By Chief foreign affairs correspondent
NBC News
updated 8/6/2004 5:16:13 PM ET 2004-08-06T21:16:13

At Los Angeles harbor Thursday — one of the world's busiest ports — a terror drill — a simulated "dirty bomb" contaminated with radioactive material, hidden in one of the millions of huge containers unloaded there each year, explodes. First responders carry off more than 60 "victims." But the bigger threat, if this were real: a radiation plume drifting toward the city.

With a huge backlog of cargo in the nation's ports and only five percent of it screened, the 9/11 commission asks: are we fighting the last war?

The weapons of terror on 9/11 were commercial jets. Now, 90 percent of the billions spent on transportation security still goes toward commercial passenger screening. Critics say that severely shortchanges security for private aviation and air cargo, often carried on passenger planes.

"While most of us are going through and getting our shoes taken off and getting thorough examinations to make sure we are not bringing anything dangerous on planes, all that stuff underneath us is basically being weighed by the airlines and loaded aboard," says terror expert Stephen Flynn.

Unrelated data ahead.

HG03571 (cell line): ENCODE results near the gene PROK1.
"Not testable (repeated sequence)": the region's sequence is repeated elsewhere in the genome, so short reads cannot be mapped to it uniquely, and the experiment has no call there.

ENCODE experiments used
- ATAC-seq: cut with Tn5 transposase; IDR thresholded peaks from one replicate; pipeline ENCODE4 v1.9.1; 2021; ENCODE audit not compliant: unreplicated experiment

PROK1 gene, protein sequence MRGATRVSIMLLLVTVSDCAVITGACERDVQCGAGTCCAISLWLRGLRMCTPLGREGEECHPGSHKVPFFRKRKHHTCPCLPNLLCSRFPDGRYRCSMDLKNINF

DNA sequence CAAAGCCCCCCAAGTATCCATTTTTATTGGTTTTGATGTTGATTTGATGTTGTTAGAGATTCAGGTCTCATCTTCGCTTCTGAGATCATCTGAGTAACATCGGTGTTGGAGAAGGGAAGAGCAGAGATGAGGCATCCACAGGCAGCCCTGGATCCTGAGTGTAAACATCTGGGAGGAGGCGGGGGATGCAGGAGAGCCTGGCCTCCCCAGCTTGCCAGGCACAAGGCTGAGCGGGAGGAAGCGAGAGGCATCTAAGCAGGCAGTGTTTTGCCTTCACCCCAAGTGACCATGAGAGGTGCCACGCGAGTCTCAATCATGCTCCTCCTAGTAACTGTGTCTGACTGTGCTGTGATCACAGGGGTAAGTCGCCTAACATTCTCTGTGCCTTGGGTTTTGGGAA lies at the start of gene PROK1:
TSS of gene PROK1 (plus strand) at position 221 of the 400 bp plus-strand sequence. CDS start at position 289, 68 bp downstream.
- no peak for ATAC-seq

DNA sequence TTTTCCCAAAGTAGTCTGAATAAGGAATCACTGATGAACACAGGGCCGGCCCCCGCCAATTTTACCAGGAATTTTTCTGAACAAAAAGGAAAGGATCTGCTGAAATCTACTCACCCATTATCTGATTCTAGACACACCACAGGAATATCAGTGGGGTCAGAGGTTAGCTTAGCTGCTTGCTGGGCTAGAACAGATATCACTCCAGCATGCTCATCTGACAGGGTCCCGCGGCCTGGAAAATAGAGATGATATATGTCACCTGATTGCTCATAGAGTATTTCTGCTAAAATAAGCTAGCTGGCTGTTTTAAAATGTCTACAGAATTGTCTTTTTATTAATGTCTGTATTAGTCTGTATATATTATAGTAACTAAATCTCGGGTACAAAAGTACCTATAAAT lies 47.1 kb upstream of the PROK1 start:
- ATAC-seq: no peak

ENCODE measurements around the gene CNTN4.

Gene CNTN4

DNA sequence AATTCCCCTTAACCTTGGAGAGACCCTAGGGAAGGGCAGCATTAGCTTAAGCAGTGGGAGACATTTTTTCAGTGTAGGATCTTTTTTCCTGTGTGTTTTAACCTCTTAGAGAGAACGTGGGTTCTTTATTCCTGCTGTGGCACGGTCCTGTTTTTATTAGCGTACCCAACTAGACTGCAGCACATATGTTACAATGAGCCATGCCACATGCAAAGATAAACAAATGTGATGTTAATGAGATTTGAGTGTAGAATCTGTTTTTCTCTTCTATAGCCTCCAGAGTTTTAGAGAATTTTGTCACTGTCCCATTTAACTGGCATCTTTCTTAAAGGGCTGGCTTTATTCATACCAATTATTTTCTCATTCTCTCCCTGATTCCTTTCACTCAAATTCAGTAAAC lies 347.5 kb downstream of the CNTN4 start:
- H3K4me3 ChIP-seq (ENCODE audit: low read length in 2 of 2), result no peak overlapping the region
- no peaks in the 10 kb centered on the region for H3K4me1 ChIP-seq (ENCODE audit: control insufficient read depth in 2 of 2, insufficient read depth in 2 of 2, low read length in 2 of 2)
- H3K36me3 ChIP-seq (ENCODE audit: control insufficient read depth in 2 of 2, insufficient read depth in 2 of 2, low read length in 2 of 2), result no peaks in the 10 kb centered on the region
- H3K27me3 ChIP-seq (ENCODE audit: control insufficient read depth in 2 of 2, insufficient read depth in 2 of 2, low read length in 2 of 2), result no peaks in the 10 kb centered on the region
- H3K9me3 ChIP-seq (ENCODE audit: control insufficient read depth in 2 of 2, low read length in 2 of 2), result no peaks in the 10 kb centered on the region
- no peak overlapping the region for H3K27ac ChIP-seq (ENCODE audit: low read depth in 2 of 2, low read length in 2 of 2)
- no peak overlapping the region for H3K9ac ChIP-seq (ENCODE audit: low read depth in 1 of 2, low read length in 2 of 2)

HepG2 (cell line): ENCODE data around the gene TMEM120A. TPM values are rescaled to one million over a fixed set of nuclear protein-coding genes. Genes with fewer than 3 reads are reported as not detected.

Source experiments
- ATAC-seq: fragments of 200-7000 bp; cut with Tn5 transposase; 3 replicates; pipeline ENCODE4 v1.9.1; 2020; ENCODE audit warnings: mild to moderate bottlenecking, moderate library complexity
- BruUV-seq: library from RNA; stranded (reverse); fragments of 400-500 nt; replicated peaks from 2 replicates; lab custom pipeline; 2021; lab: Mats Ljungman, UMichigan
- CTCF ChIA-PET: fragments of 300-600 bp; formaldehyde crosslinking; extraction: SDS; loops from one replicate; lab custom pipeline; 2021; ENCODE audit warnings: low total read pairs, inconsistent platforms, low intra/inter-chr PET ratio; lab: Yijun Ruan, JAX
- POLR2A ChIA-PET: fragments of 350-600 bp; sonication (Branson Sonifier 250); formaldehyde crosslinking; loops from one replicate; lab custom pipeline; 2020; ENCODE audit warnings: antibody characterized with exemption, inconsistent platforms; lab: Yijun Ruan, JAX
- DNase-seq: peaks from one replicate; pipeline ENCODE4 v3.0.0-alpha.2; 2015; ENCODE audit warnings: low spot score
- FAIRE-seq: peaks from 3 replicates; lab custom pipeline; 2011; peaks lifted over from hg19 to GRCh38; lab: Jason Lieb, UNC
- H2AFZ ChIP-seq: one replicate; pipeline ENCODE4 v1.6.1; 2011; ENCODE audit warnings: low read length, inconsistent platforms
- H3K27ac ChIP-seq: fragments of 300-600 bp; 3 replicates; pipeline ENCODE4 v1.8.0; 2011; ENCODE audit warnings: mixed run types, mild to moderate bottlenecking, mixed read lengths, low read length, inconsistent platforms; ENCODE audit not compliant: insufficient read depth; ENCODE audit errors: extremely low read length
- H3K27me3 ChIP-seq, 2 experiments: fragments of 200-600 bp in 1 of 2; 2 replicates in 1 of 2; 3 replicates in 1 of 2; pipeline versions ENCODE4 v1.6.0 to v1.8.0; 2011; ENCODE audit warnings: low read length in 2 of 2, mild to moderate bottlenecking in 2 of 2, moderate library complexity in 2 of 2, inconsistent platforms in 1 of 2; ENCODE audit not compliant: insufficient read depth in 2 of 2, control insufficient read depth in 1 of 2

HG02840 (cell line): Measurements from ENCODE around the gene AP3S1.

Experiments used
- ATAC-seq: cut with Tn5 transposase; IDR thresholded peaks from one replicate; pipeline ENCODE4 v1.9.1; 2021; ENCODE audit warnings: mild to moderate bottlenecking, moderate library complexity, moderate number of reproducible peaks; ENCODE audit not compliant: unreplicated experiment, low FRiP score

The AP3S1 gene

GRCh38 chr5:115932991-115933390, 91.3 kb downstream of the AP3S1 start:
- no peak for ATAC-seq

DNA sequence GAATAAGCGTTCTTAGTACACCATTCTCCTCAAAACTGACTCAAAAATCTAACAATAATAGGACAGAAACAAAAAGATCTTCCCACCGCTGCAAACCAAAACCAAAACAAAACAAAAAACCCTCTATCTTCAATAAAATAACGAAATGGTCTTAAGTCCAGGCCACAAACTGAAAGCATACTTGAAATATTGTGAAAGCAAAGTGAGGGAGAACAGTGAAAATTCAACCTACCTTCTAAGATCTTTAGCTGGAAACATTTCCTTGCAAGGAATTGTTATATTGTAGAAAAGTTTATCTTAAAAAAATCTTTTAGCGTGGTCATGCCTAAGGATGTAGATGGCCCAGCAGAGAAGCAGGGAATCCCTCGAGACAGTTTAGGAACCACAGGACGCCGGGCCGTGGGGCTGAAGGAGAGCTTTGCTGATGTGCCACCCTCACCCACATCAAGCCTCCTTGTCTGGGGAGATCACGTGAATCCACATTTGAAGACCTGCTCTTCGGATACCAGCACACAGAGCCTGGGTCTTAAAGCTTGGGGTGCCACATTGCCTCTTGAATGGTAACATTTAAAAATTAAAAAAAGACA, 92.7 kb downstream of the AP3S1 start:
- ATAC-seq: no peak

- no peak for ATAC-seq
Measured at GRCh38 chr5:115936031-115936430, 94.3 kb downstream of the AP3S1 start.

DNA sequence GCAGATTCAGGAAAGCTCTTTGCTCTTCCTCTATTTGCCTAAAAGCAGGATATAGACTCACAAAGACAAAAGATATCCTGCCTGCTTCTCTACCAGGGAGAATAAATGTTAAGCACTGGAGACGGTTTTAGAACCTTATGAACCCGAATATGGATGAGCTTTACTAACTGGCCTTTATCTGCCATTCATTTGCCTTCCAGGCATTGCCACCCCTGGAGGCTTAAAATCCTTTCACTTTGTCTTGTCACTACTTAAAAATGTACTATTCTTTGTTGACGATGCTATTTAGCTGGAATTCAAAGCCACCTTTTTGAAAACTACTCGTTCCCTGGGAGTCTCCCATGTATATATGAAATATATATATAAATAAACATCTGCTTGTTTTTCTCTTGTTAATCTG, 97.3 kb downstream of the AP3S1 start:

Also vulnerable says the 9/11 report — trains and ships. Gary Hart co-chaired a commission that warned before 9/11 that America would be attacked.

"There is no absolute security, it's a question of relative security, and we're a long way in my judgment from achieving even relative security," says Hart.

The 9/11 commission also recommends following the money. Because of pork-barrel politics, of the billions spent on homeland security, low-risk Wyoming still gets more money per person than high risk New York.

"We need to be sure that we get homeland security dollars to the cities in New York to be able to provide the law enforcement support that is needed," says Sen. Hillary Clinton, D-NY.

The 9/11 commission says nothing has been harder for the White House and Congress than deciding where to spend limited dollars, but that the risks are now too high for politics as usual.

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